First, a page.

In vocational training, the most effective programs use the movements and activities of the intended vocation. This is why apprenticeship and internship remain required elements in courses of study like psychology and business. I am beginning to realize that Christian training has much in common with vocational training.
What does this mean for the educational practices of the gathered Body?
Some insight can be gained from the educational notion of praxis. In praxis, practice and theory are interwoven, each intentionally informing the other. Practice expresses underlying theory and we use known theory to reflect on these underlying theories in order to correct and improve both the theories and the practices based upon them.
When properly administered, apprenticeship and internship programs are applications of praxis, guiding the learner in intentional reflection on both theory and practice. Two related goals are in mind: proper theory and proper practice. Both are necessary.
In many discipleship programs, the notion of praxis is nowhere to be found–unless our intended vocation is small group participant or some such. On the other hand, if our intended vocation is a life well-lived, expressing our passions and cultural language and moving toward the twin goals of Christlikeness and proper image-bearing, then most of our discipleship programs need to be scrapped and regrown from the ground up. And the ground from which they must be regrown is not the classroom; it is the dining room, the morning commute, our daily chores, and the work day.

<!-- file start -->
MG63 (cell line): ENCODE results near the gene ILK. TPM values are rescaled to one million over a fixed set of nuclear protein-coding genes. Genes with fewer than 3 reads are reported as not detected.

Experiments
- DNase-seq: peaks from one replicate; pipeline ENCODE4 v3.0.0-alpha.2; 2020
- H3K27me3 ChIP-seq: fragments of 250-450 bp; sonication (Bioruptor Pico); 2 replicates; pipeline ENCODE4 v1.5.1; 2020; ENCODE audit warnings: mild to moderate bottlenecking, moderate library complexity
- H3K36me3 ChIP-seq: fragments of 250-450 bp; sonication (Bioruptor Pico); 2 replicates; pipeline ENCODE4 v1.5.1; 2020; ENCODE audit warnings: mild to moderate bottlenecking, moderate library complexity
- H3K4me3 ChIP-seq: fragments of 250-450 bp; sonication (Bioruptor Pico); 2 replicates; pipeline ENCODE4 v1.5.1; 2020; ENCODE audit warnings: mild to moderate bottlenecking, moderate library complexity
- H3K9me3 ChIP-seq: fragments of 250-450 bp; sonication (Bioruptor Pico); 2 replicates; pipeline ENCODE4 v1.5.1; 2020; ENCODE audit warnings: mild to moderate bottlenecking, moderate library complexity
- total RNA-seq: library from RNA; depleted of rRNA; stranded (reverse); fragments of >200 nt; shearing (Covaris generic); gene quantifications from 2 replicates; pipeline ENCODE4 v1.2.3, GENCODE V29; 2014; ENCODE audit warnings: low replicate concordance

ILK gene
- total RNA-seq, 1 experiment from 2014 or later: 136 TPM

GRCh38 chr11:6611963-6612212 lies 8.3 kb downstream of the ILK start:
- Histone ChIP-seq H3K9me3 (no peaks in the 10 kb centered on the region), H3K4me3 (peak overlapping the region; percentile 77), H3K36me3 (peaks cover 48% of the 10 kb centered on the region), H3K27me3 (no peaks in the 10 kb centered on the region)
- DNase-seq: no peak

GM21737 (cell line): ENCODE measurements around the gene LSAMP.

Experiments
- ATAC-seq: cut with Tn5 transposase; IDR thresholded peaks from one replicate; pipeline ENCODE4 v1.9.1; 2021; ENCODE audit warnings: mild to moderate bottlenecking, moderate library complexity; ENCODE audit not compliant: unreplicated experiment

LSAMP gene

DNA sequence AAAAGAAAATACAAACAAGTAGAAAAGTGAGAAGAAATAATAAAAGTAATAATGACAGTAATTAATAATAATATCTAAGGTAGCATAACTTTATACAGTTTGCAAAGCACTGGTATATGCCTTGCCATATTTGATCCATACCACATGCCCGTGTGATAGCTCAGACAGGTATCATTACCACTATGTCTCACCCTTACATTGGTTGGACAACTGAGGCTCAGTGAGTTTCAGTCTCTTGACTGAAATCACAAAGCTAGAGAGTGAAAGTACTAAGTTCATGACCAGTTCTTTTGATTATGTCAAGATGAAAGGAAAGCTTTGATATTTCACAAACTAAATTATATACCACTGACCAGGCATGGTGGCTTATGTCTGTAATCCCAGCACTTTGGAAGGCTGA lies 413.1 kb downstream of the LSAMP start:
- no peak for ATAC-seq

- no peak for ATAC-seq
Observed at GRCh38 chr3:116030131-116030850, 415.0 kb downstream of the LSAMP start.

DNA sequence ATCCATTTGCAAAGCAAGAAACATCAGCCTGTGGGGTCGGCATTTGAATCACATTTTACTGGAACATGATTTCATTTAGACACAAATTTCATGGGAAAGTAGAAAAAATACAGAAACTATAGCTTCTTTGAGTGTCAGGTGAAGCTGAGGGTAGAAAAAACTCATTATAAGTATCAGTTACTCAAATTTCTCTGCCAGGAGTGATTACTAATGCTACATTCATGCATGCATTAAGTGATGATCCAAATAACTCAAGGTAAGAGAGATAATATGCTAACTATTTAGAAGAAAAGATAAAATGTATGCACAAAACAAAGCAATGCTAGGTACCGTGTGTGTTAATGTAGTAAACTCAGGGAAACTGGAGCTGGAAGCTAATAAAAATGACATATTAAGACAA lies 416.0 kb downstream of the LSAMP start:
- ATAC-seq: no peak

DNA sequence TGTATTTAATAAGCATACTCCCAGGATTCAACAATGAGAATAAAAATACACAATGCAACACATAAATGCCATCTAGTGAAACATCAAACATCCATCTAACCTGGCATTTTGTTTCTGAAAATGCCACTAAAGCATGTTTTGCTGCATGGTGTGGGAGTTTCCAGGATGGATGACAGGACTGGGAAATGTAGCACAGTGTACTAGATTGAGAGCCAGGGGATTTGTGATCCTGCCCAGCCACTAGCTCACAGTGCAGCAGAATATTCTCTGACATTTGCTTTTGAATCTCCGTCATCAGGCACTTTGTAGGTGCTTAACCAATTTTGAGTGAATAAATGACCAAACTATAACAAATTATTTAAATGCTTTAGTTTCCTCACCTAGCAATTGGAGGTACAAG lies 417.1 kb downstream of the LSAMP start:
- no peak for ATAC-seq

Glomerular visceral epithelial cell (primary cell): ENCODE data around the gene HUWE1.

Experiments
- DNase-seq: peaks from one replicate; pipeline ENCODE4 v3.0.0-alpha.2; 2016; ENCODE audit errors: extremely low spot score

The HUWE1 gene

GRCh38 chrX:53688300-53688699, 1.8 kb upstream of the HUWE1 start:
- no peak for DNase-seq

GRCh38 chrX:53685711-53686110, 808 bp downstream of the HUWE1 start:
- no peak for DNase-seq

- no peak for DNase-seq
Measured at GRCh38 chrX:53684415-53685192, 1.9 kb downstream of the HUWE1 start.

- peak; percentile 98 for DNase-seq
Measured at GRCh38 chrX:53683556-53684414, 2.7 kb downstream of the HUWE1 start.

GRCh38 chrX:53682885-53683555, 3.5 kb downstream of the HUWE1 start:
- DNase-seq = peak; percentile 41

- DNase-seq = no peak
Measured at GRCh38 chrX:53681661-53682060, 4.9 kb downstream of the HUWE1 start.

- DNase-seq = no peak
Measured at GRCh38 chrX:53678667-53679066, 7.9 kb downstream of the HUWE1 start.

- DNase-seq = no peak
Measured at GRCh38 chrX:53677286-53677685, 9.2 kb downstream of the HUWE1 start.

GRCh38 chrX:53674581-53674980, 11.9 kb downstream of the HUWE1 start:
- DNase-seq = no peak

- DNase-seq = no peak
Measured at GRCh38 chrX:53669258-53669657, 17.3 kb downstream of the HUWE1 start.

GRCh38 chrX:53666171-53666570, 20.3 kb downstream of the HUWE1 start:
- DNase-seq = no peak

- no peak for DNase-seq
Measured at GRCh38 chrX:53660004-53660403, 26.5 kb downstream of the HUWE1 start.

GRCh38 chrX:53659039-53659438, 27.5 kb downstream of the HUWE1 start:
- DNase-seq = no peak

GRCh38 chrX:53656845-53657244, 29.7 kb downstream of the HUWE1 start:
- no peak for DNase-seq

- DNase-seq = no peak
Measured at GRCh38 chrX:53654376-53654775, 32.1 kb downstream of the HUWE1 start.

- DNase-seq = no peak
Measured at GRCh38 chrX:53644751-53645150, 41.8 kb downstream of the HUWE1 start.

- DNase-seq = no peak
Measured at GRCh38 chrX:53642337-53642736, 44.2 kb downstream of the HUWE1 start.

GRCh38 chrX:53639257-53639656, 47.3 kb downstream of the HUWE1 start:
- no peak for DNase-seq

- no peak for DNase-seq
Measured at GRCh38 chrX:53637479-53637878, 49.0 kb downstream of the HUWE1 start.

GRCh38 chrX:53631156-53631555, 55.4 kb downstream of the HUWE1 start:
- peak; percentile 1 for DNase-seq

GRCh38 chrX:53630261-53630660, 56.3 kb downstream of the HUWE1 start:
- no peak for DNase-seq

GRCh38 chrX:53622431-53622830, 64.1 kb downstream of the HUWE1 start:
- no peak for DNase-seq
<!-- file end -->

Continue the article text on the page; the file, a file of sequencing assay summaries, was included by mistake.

Now, I am a fan of the classroom and small group Bible study and I think they have an important place in our practice. I’ve neither desire nor inclination to throw out the proverbial baby with the bath water. But let us keep one thing clear in our minds: classroom instruction and group Bible study are not Christian training. The car ride home probably is.
What might this look like in a real life gathering of Christians?